Updated 2:08 p.m. Dec. 10, 2019
Chicago’s winter parking ban took effect early Sunday, and 248 cars were hauled to the impound on the first night, according to the city’s Department of Streets and Sanitation.
The ban prevents drivers from parking on nearly 100 miles of city streets from 3 a.m. to 7 a.m. between Dec. 1 and April 1 — whether or not there’s snow to be plowed.
A new WBEZ analysis of city data shows that dozens of vehicles towed in the ban regularly don’t make it back to their owners. Last year, more than 100 drivers couldn’t afford the tow and storage fees and their cars were sold. Since 2009, the city has sold more than 1,200 vehicles that were taken in the winter ban.
The city maintains the ban is necessary for public safety.
“The parking ban ensures that critical roadways remain clear for salt spreading plows during winter storms. During a snowfall, a build-up of snow next to parked vehicles on these routes can impede the flow of traffic and cause dangerous conditions for motorists,” Jordan Troy, a mayoral spokesman, said in a statement.
But there’s one clear winner: A private towing contractor with a history of scandals and long-running connections to some of Chicago’s most powerful politicians.
Chicago pays United Road Towing about $130 for every car towed in the winter parking ban, or 87% of the city’s $150 tow fee. Unclaimed cars get sold at scrap prices to the company, typically for amounts under $200.
Chicago’s winter parking rules were created in 1980 by the late Mayor Jane Byrne, and is still enforced to this day.
The nearly 40-year-old policy has never been studied (some tried), and the only time it was updated was to remove portions of it from some North Side neighborhoods in the ’90s. Those lakefront neighborhoods have mostly white residents and higher rates of income.
Meanwhile, the winter parking ban remains a cash cow for United Road Towing.
According to invoices obtained through public records requests, United Road Towing’s most profitable months are during the winter because the ban drastically increases the flow of cars into city impound lots – jumping 30 percent in December – compared to November.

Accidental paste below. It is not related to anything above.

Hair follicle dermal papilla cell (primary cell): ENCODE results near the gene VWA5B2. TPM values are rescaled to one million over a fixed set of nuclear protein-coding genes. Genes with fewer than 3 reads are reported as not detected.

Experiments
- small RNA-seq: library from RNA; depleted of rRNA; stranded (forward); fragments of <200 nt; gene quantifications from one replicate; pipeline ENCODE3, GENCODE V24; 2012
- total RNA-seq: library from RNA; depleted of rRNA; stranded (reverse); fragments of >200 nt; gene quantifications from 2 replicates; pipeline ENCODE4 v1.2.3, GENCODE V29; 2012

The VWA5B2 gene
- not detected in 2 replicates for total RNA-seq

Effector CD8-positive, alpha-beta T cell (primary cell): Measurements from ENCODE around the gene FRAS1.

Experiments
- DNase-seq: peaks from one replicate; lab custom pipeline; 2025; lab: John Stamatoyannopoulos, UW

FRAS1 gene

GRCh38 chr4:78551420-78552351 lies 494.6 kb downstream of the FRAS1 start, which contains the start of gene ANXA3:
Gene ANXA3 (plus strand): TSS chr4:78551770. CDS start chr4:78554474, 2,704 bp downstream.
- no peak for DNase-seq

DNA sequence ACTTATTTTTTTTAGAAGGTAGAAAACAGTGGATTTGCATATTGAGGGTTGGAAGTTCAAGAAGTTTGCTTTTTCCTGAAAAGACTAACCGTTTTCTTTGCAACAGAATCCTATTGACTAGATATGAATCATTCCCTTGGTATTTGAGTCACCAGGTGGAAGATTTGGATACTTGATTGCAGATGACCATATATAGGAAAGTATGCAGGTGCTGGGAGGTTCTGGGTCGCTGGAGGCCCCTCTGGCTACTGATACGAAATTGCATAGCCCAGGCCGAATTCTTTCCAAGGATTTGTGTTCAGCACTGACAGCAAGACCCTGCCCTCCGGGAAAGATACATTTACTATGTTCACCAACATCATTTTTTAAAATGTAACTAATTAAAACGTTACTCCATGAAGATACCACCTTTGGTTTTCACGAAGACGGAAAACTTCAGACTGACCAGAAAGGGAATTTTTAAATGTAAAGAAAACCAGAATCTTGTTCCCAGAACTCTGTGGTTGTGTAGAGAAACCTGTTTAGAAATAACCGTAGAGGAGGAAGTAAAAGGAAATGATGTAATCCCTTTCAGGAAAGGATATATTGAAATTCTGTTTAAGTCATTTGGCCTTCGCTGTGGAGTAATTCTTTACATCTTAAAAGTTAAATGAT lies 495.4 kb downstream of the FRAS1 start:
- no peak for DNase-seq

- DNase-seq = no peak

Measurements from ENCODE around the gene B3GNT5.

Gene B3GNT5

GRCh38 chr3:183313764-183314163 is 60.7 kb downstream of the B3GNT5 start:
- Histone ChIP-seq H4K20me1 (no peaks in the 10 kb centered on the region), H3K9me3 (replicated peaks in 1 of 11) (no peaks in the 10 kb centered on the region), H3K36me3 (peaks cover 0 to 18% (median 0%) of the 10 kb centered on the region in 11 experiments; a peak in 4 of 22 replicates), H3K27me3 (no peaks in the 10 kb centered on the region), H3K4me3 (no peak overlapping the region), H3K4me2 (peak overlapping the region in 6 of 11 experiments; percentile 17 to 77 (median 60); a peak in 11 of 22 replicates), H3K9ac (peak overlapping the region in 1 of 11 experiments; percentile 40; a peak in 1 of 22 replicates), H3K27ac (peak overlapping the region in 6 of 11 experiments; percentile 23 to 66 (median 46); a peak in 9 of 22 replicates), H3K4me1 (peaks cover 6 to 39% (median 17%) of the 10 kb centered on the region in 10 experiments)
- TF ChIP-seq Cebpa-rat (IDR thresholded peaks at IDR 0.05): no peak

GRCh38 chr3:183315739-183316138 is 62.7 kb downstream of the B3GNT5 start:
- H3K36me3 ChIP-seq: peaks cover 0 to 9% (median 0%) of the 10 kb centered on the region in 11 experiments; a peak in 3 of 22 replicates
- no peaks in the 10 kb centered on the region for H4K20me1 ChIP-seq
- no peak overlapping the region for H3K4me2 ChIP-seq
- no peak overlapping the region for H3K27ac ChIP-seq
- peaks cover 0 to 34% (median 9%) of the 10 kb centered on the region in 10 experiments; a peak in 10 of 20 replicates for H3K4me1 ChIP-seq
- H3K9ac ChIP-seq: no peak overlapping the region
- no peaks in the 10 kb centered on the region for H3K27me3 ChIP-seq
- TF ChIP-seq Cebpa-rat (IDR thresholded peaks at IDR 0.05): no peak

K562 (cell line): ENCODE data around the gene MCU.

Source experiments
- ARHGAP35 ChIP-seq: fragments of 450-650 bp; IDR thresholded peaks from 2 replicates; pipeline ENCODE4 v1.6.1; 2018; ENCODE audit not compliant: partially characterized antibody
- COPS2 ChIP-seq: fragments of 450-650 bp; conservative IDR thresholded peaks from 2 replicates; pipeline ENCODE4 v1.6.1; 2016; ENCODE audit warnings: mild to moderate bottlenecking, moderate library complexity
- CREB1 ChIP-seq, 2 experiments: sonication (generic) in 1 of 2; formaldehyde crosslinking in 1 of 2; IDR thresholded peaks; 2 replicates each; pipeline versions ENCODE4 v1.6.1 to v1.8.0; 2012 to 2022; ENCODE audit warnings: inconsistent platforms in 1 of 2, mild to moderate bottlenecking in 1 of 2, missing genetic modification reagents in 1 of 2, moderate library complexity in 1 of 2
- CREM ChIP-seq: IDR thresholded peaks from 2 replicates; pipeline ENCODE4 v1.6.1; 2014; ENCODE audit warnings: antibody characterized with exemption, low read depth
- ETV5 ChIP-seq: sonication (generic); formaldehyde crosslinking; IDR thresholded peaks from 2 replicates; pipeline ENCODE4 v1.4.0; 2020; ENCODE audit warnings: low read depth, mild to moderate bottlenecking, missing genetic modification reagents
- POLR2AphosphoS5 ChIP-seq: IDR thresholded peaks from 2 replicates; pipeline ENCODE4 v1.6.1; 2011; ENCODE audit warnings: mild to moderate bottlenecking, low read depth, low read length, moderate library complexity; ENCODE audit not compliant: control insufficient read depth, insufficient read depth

Over the past decade, nearly 100,000 cars were towed for the winter ban, with the city paying out millions in tow fees, not including the scrap sales of unclaimed vehicles.
Chicago is the only major U.S. city that has a blanket snow parking ban. Even snow-packed Minneapolis and Milwaukee avoid such policies.
The ban is implemented within a 4-month period, regardless of snow, but the city has seen snow before and after those months.
Chicago’s weather-related ticketing and towing has also led to logistical headaches with enforcement – with disparate impacts on low-income and minority communities.
A WBEZ investigation last year found that police on the South Side issued more tickets for unshoveled sidewalks or violating the city’s ban when there are two inches of snow, which is the city’s other winter parking measure.
Revising the winter parking rules was one of recommendations made by the fines and fees task force report issued last December by City Clerk Anna Valencia.
Mayor Lori Lightfoot has made several monumental reforms to the city’s ticketing and debt collection practices, including a current debt-forgiveness program on city stickers, ending the practice of license suspensions for parking tickets, and easing payment plans for low-income residents.
This winter will be the first for the newly elected mayor, who resolved a teachers strike and got her first budget approved.
But time will tell as to whether Chicago’s winter policies can keep pace with its changing weather.
Correction: An earlier version of this story included duplicate records for 2019. There were 6,192 vehicles towed and 44 sold that year from the winter parking ban.
Elliott Ramos is WBEZ’s Data Editor. Follow him on Twitter at @ChicagoEl.